russdickinson
Blogger
Share this content
0
5
19403

Employee gifts - VAT & PAYE/NI

Employee gifts - VAT & PAYE/NI

Hi, I'm looking for some help here please.

Company is looking at buying two gifts:

i) For an employee who is leaving. 

ii) For a current employee (yet to be selected) based on a given task.

I believe the Co is able to claim the VAT on both (based on VAT Notice 700/07), but I'm not sure about the PAYE/NI implications of either.

I'd be really grateful on views on any of the above.

Thanks

Russ

Replies

Please login or register to join the discussion.

24th Apr 2012 11:17

How much? How long?

How much is being paid for the gifts?  And how long has the employee who's leaving been employed by the company?

It's possible that HMRC's unofficial trivial benefits exemption, or the long service awards exemption may apply.

Whislt you can claim the input VAT on the gifts, you will also need to account for output VAT on cost when you give them, unless they satisfy the business gifts criteria.

Thanks (0)
avatar
24th Apr 2012 12:01

Answers & more...

Thanks for links Steve

Gift i) was £150 and gift ii) £200

So I don't think they're Trivial.

Realised 'employee' who was leaving was actually a sub-contractor. I think this does fall under business gift rules, so no output VAT due.

http://customs.hmrc.gov.uk/channelsPortalWebApp/channelsPortalWebApp.portal?_nfpb=true&_pageLabel=pageLibrary_PublicNoticesAndInfoSheets&propertyType=document&columns=1&id=HMCE_CL_000091#P55_3891

Seems to suggest that if we receive some non-monetary consideration from employee for gift then VAT may not be due?  (The gift is a prize for promoting the company) Or am I stretching things here?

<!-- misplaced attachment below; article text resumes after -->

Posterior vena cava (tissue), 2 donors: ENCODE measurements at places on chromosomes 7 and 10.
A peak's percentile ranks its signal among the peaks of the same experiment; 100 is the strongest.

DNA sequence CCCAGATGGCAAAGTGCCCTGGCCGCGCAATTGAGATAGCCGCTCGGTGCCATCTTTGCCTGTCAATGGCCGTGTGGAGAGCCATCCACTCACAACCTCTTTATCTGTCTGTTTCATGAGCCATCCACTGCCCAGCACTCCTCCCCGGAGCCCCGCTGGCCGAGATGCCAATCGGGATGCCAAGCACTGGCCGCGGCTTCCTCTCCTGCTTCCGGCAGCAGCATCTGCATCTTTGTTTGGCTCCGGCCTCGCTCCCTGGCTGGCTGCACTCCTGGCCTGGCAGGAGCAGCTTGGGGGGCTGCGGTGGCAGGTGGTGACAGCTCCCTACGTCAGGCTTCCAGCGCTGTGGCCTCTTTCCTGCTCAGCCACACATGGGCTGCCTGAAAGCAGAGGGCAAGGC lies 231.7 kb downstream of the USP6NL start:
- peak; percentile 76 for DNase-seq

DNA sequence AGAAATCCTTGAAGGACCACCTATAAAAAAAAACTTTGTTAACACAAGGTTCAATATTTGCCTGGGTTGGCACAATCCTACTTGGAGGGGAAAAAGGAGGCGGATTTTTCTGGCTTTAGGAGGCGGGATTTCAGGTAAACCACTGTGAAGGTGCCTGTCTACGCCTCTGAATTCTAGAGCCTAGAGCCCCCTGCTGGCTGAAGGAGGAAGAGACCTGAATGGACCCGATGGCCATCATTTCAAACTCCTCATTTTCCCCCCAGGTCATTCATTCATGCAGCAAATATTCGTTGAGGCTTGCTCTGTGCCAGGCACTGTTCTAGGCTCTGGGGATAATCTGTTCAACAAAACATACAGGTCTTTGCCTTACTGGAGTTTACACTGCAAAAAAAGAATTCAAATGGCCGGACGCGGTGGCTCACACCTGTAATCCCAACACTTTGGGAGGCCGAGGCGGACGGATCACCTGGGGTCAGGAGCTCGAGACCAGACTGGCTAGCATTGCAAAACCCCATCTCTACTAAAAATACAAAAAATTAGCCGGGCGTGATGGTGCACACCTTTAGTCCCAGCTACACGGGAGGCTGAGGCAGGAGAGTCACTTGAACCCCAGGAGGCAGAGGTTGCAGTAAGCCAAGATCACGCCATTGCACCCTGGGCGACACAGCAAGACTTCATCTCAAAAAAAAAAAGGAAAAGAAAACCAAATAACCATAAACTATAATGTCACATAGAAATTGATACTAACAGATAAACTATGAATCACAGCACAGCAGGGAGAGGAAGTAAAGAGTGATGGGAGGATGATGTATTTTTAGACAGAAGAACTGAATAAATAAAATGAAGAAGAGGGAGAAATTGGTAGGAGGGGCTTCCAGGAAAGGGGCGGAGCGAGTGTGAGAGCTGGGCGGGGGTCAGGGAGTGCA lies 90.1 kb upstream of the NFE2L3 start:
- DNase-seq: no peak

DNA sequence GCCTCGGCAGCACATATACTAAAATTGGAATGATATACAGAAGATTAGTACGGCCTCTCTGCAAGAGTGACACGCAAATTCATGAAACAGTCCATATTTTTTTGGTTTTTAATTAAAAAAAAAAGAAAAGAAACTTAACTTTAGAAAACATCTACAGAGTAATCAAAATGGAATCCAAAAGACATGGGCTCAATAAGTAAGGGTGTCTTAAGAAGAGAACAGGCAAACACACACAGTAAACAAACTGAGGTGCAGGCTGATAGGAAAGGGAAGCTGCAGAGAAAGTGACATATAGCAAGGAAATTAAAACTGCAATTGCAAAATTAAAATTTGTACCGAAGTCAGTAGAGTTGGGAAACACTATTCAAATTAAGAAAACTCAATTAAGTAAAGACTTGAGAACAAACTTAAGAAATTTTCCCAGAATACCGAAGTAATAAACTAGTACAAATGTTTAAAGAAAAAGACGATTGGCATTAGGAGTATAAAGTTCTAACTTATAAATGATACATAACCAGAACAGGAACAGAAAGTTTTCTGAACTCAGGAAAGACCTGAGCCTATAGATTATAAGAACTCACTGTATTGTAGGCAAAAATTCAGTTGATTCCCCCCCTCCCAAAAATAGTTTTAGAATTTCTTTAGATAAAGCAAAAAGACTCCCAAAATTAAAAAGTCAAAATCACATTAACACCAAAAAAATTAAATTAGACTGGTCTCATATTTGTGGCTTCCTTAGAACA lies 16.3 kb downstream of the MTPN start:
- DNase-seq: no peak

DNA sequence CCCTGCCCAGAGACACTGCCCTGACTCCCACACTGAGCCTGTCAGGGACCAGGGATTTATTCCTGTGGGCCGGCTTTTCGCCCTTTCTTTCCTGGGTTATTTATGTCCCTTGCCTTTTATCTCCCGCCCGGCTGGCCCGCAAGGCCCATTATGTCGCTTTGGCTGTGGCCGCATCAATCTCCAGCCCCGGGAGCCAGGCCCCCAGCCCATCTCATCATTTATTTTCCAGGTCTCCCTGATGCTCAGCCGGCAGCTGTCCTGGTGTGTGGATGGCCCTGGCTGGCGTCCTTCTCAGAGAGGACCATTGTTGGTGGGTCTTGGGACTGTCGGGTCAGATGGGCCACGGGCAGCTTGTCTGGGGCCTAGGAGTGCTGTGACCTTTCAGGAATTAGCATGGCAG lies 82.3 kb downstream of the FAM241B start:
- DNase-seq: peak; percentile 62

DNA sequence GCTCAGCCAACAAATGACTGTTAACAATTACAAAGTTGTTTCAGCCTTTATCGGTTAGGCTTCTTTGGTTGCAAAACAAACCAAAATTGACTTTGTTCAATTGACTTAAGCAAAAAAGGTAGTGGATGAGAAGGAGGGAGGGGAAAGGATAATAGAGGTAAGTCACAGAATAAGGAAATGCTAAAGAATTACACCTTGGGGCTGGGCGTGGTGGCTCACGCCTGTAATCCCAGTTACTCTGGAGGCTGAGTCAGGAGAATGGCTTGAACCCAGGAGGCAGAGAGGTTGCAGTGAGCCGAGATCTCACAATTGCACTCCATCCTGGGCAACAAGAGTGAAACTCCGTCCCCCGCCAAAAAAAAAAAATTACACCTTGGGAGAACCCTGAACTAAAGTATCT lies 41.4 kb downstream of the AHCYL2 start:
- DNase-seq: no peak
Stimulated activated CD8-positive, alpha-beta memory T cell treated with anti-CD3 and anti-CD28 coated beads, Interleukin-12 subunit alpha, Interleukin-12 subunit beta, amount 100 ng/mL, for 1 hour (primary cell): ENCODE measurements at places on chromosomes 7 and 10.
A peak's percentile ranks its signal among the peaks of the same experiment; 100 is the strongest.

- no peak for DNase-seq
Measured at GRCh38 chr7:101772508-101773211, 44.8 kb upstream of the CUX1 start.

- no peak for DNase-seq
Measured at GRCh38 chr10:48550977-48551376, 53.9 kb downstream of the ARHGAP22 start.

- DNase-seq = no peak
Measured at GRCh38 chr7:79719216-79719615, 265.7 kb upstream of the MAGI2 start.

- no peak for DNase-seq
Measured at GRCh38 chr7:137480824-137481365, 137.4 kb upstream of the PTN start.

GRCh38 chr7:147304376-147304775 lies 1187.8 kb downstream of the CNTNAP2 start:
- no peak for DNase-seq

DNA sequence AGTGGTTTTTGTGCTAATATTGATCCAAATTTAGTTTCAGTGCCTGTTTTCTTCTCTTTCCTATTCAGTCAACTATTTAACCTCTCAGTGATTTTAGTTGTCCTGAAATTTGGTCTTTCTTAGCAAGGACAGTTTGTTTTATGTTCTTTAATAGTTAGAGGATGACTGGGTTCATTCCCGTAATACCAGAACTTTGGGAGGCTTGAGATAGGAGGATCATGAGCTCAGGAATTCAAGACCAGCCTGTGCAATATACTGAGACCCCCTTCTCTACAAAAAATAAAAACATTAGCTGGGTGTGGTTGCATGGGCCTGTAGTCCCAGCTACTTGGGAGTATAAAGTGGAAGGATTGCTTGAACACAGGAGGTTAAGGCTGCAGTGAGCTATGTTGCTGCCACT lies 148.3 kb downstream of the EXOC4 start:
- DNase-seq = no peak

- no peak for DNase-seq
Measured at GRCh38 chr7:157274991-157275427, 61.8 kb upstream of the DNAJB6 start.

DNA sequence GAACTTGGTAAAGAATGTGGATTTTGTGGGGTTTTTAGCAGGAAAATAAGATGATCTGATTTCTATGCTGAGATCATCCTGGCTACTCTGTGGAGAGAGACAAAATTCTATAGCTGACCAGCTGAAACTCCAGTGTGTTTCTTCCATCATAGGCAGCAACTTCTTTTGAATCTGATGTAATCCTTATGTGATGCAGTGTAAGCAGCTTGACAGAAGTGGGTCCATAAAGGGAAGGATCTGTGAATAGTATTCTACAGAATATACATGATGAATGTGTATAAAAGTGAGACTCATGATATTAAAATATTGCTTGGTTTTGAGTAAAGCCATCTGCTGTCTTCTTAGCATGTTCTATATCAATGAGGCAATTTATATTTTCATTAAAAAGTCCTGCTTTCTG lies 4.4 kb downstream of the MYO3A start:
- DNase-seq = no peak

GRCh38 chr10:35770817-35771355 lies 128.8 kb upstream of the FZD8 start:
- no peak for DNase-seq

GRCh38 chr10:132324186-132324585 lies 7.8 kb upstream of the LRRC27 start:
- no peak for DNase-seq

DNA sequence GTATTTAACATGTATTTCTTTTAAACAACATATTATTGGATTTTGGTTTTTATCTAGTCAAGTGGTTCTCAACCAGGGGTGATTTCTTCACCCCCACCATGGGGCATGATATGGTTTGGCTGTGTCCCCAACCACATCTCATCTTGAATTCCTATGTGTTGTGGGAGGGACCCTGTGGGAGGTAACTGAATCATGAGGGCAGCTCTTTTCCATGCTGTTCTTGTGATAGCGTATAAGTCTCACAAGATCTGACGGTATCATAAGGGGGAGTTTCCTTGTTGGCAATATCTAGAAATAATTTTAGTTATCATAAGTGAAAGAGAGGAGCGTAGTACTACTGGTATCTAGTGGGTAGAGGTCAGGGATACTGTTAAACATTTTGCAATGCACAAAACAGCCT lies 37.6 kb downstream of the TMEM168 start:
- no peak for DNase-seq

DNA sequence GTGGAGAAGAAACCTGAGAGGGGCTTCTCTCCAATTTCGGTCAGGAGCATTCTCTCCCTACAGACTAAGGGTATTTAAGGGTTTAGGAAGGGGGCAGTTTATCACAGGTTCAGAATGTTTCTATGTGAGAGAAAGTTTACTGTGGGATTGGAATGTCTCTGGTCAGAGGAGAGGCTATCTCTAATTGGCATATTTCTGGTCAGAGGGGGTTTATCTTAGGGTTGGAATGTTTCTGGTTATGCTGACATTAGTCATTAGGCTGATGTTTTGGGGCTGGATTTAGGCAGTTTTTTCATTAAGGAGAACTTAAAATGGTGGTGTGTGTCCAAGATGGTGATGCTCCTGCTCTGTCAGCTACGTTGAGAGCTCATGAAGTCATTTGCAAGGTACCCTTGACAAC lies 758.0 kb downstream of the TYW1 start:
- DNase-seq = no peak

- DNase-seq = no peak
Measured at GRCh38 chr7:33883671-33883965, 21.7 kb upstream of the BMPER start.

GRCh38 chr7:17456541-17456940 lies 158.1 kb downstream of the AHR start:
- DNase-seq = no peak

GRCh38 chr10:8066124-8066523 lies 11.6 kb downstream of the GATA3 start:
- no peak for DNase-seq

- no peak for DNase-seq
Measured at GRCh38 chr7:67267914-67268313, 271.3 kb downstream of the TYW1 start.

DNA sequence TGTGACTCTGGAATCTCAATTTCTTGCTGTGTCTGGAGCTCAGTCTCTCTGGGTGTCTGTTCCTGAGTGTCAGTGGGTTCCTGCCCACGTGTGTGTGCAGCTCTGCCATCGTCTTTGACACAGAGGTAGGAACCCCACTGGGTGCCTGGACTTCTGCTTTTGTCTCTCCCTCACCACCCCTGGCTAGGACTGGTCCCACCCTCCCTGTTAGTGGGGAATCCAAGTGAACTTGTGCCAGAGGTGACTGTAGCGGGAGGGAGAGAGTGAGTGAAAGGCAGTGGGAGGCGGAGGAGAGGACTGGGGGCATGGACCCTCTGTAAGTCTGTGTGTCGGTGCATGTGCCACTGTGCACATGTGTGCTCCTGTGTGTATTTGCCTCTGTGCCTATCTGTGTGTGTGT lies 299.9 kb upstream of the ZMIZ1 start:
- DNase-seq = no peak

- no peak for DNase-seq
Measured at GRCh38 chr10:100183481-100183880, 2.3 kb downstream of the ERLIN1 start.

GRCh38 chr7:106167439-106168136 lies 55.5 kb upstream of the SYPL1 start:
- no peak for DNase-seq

But will this still need to go through payroll then?

 

 

Thanks (0)
24th Apr 2012 12:32

Business gifts and non-monetary consideration

Output VAT will need to be accounted for on a business gift (where goods are given to someone for no consideration) if the cost per donee per year is more than £50.

The exception to this is if the "donee" provides non-monetary consideration, then it's not a gift (there's consideration) and VAT needs to be accounted for on the value of that non-monetary consideration.

You then have the problem of valuing the non-monetary consideration, and the best estimate, may be the cost (or perhaps retail value) of the goods it's being exchanged for.

If you look at paragraph 3.3 HMRc don't accept that there's non-monetary consideration in the circumstances you describe.

For the gift to the subcontractor, it's over £50 so you do need to account for VAT on cost, but there are no further issues.

For the "gift" to the employee, again for VAT purposes, it's over £50, so you need to account for VAT.  For direct tax purposes, it's a benefit in kind, reportable on form P11D and then liable to Class 1A NIC.  I can't see an exemption that would apply.  You might want to consider a PSA arrangement in these circumstances.

Thanks (1)
avatar
24th Apr 2012 13:44

Thanks for looking at this Steve.

It's a pain though! ;-)

So basically, we're better off not claiming the VAT, and giving an employee a gift of under £50?

 

Thanks (0)
24th Apr 2012 15:56

Strictly speaking

The correct thing to do is recover the input VAT and account for output VAT on the gifts over £50.

For the employee's gift, even if it's under £50, it may still be reportable on P11D as there's no set threshold for trivial benefits.  The amount to be reported on P11D is the VAT inclusive amount.

Thanks (0)